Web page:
Monday night’s concert at the Lobero Theatre featured a combination made in R&B heaven — Dr. John fronting a five-piece band that included trombonist Sarah Morrow, and the Blind Boys of Alabama, easily the most celebrated traditional gospel group in the world. The programming of the performances was simple and highly effective — one long set with Dr. John getting things going, the Blind Boys coming out and raising the roof, another couple of long, jazzy numbers, and a unified finale. The 100 or so minutes passed like a flash as the audience jumped, clapped, and danced along to the funky backbeats laid down by the Lower 911 Band.

Dr. John, who has a great new album out right now called Locked Down (produced by the Black Keys’ Dan Auerbach) is a New Orleans legend. He emerged dressed in a purple suit, white hat, and sunglasses and proceeded to perch on a piano bench that was set between a grand piano and an old-school electric organ. At times he played both instruments at once, left hand on the piano and right on the organ, straddling the bench and facing out towards the audience, but for most of the night he concentrated on one or the other. The highlights came fast and thick, with such classics as “Walk on Gilded Splinters” and “Right Place, Wrong Time” front loaded in the set.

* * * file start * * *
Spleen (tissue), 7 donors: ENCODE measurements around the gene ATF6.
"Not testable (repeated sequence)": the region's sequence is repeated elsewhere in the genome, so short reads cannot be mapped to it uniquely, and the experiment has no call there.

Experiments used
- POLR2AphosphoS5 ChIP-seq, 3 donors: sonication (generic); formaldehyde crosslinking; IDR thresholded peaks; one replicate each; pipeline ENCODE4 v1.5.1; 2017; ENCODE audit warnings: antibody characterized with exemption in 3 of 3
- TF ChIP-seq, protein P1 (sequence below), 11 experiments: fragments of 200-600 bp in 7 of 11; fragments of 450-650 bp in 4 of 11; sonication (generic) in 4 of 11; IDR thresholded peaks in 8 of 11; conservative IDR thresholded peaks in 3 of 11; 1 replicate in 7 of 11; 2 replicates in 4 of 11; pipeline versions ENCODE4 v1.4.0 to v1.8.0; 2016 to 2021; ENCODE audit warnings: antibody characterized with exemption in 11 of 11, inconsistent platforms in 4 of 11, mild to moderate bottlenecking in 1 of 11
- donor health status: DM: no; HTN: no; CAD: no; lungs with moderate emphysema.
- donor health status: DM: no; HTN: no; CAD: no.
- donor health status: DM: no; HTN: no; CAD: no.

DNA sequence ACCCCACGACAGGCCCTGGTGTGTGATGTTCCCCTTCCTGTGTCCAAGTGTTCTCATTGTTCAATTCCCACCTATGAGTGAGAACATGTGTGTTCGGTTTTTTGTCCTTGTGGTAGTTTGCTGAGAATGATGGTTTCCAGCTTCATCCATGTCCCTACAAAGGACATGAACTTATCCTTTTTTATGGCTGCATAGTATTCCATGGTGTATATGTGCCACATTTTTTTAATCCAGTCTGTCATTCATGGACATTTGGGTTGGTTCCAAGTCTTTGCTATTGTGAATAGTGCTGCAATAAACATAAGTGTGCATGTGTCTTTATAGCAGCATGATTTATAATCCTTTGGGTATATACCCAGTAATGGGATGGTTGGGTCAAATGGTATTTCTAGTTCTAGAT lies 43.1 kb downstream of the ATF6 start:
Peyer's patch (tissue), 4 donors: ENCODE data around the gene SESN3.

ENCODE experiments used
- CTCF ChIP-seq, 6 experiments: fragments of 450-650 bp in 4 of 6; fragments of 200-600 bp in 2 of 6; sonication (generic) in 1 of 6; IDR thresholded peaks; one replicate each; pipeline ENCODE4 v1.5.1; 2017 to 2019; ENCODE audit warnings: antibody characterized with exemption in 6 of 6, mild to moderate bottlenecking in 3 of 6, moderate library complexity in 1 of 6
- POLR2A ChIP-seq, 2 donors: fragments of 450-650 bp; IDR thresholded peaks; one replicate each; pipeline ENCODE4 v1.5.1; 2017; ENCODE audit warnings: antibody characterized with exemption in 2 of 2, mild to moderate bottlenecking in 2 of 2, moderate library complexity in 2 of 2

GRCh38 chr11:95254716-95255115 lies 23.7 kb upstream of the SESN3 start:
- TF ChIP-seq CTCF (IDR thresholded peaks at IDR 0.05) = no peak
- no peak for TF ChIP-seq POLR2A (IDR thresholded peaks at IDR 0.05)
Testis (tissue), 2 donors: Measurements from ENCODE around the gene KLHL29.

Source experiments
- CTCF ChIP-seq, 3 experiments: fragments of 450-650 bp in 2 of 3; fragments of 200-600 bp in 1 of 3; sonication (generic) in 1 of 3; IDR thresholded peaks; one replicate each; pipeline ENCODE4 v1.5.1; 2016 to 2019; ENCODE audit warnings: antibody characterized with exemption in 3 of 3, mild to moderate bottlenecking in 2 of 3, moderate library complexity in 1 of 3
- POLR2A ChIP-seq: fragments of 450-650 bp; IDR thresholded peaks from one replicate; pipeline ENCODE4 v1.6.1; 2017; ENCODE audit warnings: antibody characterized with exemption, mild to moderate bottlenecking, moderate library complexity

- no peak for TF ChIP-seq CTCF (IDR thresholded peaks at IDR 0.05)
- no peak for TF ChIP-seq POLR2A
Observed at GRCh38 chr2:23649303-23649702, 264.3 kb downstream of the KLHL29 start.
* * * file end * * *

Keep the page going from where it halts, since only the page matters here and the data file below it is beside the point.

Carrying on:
The Blind Boys entered to general uproar and immediately launched into an ebullient and expressive version of the Curtis Mayfield classic “People Get Ready.” As befits the shape-shifting persona of the “Night Tripper,” Dr. John alternately played with and around the most familiar gospel tunes, transforming “If I Had a Hammer” into a rowdy funk workout, and underpinning “Amazing Grace” with the foreboding chord progressions from “House of the Rising Sun.” Audience members (and especially female audience members) were stunned by the way trombonist Sarah Morrow tossed off solo after solo while dancing to the edge of the stage in extremely high heels. Throughout the night, Dr. John’s inimitable voice cut the gumbo, making a vivid counterpoint to the gritty harmonies of the Blind Boys. Towards the end, as he swung powerfully into the joyous polyrhythms of Professor Longhair’s “Big Chief,” one could detect a certain sneaky smile creeping across the maestro’s otherwise poker face. This is one big chief who is clearly having big fun on a remarkably entertaining and well-imagined tour.


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